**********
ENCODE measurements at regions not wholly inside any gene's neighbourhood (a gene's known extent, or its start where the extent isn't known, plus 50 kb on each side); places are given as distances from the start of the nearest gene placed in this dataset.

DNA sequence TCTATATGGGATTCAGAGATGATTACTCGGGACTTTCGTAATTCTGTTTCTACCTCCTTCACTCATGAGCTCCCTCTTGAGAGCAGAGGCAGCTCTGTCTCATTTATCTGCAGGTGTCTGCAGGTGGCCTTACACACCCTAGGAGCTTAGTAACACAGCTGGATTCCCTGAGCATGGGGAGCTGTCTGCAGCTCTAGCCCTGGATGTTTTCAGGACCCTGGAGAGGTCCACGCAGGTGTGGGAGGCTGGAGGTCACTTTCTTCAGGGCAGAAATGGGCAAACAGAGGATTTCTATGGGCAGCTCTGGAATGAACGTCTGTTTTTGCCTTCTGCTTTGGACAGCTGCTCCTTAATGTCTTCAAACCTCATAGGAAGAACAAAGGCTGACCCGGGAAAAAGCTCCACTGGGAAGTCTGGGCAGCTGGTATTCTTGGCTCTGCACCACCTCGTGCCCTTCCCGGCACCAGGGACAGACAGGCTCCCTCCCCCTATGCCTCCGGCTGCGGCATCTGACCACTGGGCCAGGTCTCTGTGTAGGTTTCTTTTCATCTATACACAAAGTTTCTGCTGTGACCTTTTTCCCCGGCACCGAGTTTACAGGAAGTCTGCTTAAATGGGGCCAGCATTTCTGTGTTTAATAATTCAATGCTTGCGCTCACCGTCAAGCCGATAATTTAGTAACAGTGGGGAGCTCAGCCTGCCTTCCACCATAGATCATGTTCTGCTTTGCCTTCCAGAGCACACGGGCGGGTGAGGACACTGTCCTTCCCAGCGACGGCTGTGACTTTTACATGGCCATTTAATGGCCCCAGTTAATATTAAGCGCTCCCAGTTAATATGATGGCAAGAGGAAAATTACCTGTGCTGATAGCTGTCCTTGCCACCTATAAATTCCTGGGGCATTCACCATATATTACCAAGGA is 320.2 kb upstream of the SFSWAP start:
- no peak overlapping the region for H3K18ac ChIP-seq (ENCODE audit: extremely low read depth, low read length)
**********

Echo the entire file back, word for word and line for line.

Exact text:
ENCODE measurements at regions not wholly inside any gene's neighbourhood (a gene's known extent, or its start where the extent isn't known, plus 50 kb on each side); places are given as distances from the start of the nearest gene placed in this dataset.

DNA sequence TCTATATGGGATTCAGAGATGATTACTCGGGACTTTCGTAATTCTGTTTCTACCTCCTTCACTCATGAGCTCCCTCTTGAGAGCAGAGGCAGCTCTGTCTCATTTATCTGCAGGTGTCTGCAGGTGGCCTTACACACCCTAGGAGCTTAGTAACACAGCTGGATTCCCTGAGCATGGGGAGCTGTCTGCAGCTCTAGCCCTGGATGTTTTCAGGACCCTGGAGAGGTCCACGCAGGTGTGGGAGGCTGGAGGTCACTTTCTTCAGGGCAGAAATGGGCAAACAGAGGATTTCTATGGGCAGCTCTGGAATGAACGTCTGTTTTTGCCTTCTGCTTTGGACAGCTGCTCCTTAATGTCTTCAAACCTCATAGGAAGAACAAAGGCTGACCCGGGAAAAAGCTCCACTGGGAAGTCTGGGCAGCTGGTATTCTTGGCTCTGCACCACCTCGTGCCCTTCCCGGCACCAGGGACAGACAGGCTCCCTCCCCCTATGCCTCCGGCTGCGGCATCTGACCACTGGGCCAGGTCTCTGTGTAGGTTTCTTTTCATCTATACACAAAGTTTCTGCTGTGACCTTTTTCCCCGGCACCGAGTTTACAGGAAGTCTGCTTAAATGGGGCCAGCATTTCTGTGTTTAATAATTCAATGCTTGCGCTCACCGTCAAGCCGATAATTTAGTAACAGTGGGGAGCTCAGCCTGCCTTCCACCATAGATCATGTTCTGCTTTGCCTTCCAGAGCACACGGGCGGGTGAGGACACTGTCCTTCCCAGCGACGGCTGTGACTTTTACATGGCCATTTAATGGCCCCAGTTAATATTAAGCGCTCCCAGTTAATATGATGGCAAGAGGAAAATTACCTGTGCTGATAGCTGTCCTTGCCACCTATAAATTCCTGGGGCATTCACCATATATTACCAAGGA is 320.2 kb upstream of the SFSWAP start:
- no peak overlapping the region for H3K18ac ChIP-seq (ENCODE audit: extremely low read depth, low read length)